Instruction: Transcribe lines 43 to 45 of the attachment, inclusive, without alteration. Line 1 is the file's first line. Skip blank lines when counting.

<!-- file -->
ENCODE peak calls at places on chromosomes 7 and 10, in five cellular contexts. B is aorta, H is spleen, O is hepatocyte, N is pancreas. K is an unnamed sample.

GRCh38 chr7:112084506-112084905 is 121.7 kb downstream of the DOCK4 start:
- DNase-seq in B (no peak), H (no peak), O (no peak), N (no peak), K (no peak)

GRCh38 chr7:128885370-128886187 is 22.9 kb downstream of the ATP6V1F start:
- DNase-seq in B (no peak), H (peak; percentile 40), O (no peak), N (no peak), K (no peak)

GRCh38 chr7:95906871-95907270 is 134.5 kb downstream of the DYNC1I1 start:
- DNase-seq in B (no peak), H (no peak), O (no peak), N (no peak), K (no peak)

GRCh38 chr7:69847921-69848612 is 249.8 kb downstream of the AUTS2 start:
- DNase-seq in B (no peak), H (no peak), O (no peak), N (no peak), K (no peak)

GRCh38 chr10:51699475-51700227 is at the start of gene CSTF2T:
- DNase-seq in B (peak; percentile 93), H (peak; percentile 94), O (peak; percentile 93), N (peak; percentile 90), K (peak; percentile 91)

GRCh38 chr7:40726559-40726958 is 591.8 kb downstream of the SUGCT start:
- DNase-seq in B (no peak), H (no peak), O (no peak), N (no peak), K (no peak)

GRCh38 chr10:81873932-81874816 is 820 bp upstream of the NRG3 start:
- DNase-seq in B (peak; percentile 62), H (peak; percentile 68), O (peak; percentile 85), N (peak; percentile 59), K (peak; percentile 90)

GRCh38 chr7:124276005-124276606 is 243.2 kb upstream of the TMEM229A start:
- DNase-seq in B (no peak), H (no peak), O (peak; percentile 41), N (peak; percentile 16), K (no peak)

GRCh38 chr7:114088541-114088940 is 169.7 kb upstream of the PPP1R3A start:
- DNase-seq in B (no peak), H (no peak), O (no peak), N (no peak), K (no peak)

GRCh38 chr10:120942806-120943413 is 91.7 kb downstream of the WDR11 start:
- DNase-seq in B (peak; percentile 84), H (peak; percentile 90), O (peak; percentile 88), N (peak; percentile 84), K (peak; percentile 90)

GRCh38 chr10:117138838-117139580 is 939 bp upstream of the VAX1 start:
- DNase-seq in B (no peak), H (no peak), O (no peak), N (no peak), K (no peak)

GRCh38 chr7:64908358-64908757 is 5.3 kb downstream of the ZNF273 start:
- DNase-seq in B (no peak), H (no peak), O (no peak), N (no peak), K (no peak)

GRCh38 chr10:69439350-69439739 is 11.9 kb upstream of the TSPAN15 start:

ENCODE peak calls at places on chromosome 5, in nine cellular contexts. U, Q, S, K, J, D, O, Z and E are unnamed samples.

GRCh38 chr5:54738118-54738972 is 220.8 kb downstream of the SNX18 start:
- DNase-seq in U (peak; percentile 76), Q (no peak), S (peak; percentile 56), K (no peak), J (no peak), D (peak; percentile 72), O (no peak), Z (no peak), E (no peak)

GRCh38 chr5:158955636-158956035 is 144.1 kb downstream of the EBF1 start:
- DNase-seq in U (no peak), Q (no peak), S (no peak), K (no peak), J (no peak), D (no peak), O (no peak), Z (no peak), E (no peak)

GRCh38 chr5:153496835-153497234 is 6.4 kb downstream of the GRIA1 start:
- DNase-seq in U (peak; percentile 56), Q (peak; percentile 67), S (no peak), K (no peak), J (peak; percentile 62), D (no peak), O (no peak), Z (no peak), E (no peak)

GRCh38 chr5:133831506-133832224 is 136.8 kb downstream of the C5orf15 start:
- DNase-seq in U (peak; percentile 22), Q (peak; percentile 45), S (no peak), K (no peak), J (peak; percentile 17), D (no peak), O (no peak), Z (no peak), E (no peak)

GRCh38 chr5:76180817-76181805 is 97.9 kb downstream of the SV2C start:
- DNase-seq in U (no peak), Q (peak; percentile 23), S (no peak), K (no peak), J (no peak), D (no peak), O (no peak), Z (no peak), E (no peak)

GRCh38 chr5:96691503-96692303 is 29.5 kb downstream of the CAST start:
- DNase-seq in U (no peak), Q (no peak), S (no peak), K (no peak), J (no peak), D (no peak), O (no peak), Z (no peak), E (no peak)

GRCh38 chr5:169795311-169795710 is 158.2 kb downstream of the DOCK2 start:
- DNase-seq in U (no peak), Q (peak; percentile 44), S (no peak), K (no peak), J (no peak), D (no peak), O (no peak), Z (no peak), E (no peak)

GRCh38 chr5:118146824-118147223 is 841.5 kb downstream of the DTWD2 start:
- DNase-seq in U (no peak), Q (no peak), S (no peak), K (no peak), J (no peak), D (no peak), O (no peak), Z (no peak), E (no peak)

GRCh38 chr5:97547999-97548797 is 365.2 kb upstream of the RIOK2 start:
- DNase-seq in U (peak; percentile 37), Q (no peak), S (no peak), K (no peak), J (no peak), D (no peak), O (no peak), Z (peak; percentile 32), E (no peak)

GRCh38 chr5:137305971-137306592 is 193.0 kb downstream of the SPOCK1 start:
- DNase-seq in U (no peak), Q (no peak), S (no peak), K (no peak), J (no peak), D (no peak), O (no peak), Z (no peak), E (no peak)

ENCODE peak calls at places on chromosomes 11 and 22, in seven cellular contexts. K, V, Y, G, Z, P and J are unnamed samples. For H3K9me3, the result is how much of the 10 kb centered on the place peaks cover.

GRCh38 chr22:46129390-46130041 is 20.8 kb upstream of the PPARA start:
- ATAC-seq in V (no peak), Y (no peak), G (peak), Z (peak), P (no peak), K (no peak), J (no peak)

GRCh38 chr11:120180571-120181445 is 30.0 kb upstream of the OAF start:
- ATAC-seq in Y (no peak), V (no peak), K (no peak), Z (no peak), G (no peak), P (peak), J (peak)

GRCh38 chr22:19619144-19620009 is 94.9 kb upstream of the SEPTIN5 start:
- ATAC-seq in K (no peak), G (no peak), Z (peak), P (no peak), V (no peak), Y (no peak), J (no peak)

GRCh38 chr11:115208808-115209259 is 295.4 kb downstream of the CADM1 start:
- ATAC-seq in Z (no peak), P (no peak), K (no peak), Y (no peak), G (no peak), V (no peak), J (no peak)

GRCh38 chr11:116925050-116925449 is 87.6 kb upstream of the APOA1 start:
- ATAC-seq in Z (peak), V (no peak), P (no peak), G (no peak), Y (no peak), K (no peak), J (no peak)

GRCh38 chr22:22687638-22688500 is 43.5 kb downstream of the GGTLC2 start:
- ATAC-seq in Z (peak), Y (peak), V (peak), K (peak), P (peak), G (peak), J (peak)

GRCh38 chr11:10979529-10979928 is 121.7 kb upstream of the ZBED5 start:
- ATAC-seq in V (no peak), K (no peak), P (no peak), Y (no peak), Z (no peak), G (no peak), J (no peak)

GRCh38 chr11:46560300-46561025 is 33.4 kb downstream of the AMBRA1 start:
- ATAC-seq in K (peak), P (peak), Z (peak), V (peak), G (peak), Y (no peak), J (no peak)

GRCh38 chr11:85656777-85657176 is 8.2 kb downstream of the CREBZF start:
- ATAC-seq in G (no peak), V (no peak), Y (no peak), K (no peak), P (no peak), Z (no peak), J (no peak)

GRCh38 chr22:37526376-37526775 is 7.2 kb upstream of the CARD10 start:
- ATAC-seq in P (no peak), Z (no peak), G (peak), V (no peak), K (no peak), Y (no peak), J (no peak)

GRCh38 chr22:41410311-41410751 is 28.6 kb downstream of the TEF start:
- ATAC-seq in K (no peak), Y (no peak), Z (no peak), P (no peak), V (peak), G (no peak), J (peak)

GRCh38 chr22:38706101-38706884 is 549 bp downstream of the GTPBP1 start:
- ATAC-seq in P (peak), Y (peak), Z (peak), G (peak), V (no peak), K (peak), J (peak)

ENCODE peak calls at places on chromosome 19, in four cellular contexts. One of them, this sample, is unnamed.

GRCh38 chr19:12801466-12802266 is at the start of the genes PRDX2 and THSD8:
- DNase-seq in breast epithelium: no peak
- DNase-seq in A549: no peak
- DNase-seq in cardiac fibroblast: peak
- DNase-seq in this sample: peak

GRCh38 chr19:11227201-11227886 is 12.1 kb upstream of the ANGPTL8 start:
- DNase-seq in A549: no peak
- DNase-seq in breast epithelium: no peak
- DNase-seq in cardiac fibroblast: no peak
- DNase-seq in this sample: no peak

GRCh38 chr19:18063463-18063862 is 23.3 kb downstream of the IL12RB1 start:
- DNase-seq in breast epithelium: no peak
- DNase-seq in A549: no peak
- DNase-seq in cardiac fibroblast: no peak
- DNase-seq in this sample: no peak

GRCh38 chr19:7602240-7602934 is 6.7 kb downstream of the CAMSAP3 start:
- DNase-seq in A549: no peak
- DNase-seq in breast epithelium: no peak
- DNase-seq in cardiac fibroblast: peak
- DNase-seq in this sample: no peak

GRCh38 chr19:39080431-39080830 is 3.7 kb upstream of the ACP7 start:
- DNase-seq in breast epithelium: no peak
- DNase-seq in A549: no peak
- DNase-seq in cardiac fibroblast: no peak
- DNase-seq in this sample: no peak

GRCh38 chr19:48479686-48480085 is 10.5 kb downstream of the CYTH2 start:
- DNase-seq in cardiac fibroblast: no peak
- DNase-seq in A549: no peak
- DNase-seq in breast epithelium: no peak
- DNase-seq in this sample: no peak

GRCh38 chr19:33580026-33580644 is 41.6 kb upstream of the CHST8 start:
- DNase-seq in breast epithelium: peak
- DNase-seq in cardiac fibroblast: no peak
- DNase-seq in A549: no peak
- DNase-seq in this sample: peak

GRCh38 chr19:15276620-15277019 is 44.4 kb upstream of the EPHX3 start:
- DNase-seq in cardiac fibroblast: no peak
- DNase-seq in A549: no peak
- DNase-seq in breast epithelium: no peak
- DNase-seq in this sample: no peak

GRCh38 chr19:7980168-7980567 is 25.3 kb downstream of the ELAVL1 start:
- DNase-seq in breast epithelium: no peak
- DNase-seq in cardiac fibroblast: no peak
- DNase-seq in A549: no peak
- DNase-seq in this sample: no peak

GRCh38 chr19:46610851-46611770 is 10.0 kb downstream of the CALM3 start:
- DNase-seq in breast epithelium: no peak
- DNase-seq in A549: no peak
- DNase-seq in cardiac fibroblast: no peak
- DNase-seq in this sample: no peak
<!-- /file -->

- DNase-seq in U (no peak), Q (no peak), S (no peak), K (no peak), J (no peak), D (no peak), O (no peak), Z (no peak), E (no peak)

GRCh38 chr5:97547999-97548797 is 365.2 kb upstream of the RIOK2 start:
- DNase-seq in U (peak; percentile 37), Q (no peak), S (no peak), K (no peak), J (no peak), D (no peak), O (no peak), Z (peak; percentile 32), E (no peak)